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Weeki Wachee purchase stuck in the House

Advocates for selling the Weeki Wachee Springs attraction are trying to convince lawmakers it’s not a budget drag.

DANNY GHITIS | Times

Advocates for selling the Weeki Wachee Springs attraction are trying to convince lawmakers it’s not a budget drag.

WEEKI WACHEE — A tight budget year might keep the Weeki Wachee mermaids from becoming state park employees.

On Tuesday, the House had yet to approve recommendations to fund the Department of Environmental Protection's takeover of the Weeki Wachee Springs attraction.

That has left the issue stuck in budget conference committee talks during these final days of the legislative session, said Rep. Robert Schenck, R-Brooksville.

"I would say I'm cautiously optimistic that we will fund DEP's recommendation, or at least a portion of it," Schenck said. "It's a conference issue, and I've been working on trying to get the House to confirm it."

But to frazzled Weeki Wachee officials, the lack of progress could mean that a momentous deal between the attraction, landlord Southwest Florida Water Management District and the DEP might be dead.

"Our lobbyist in Tallahassee has been feverishly working to explain to the House and Senate that (the attraction) is a money-making operation for the state," said park spokesman John Athanason. "I don't think anyone anticipated this happening."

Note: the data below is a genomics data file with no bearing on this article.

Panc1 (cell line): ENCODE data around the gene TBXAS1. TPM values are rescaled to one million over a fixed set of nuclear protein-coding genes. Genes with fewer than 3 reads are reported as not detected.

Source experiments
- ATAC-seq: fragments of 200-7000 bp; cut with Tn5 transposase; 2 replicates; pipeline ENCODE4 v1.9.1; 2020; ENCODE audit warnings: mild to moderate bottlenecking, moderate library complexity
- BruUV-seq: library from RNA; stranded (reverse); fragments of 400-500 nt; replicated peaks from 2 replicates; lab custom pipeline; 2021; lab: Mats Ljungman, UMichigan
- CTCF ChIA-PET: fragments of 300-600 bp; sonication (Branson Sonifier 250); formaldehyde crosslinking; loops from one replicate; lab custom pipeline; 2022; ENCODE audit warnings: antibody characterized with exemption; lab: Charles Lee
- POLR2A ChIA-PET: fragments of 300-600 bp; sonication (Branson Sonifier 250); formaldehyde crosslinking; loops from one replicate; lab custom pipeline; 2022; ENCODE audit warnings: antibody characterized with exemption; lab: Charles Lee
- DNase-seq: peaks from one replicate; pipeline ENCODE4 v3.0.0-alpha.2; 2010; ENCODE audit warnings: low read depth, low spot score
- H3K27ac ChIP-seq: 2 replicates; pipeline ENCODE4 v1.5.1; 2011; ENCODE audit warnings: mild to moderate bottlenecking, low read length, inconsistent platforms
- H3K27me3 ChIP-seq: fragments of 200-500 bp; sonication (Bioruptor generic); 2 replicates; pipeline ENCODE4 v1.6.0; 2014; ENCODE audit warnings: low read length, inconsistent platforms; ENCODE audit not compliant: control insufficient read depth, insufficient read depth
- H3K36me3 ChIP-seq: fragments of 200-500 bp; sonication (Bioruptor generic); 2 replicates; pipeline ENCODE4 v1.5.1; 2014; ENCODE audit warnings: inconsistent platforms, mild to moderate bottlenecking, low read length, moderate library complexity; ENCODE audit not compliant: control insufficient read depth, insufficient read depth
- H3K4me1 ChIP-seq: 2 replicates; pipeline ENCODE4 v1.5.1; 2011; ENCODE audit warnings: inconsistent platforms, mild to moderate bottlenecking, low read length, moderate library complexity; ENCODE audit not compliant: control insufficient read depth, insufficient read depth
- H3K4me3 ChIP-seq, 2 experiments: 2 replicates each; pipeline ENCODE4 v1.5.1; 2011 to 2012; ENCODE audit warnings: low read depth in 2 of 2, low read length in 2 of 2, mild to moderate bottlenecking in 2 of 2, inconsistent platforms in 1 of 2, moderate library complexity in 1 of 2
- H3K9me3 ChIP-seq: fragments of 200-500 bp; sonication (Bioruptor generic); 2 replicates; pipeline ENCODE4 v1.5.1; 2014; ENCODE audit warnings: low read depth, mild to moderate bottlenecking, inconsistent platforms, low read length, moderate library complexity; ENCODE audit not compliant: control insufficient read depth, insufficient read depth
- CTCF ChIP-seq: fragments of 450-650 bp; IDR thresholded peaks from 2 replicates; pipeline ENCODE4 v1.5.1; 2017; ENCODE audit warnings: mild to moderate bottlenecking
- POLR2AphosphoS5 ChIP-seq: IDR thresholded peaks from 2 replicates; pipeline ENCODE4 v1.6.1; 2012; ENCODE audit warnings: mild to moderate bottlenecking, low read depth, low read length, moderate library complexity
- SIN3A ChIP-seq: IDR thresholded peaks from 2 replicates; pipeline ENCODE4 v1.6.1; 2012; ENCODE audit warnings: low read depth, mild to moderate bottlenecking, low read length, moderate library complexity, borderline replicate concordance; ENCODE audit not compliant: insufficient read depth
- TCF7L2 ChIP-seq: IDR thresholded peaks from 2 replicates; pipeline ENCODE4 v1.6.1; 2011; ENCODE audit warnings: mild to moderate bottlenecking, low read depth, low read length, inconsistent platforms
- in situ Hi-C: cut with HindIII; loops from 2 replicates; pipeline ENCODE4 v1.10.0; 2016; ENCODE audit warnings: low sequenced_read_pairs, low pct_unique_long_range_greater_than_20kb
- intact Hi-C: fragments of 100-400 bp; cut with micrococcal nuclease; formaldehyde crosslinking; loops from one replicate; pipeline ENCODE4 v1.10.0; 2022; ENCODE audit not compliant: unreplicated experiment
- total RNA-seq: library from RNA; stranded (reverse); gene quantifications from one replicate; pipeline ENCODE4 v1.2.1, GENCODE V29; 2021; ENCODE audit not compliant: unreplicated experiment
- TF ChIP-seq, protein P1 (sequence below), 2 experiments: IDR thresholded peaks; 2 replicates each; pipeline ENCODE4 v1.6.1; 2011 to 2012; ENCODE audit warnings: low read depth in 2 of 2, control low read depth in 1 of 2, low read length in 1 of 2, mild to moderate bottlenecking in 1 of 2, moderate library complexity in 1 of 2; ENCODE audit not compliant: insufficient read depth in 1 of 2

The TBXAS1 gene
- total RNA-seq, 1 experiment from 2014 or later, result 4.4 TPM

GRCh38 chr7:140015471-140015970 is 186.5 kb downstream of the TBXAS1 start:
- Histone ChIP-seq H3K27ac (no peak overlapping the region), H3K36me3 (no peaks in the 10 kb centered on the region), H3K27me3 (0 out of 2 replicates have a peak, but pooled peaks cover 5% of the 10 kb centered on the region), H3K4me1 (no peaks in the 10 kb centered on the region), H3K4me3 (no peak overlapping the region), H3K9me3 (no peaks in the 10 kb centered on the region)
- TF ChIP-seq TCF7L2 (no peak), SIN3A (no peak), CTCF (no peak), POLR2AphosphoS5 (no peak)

Lobbyist Dale Adams, who also previously worked for the DEP, said that most officials he has spoken to in Tallahassee seem to support Weeki Wachee becoming a state park.

"But given the current budget issues, I think Weeki Wachee is getting lost with a lot of others," Adams said. "People are not looking to fund new things."

Weeki Wachee officials think the 60-year-old tourist attraction will be anything but a drain to the state. After years of neglect, debt and legal orders, park officials said it recently started to make money.

"We're going to be an asset," Athanason said.

A ceremonial signing in February was the culmination of months of court-ordered mediation between the DEP, the attraction and Swiftmud.

It also ended a four-year legal battle between Weeki Wachee and the water district. All sides approved the agreement in January.

Under the deal, the DEP would buy the attraction for $10. Until Nov.1, Weeki Wachee will continue to operate under its lease with the water management district.

The DEP also promised to use its best efforts to keep as many of the attraction's 200 employees as possible, hiring them under comparable terms and conditions.

Greg Giordano, spokesman for Sen. Mike Fasano, R-New Port Richey, said that the senator would make sure to advocate for the "very important park."

And even with a looming deadline, Schenck said he was confident that the state takeover would happen.

"I think we can count on it becoming a state park in November," he said. "It could be just a matter of staffing levels. But we're trying to make it happen."

At a depth of 403 feet, Weeki Wachee Springs is considered the deepest spring in the United States. Since 1947, the mermaids have performed their underwater ballet while breathing from air hoses.

Chandra Broadwater can be reached at cbroadwater@sptimes.com, or (352) 848-1432.

Weeki Wachee purchase stuck in the House 04/22/08 [Last modified: Thursday, April 24, 2008 6:13pm]
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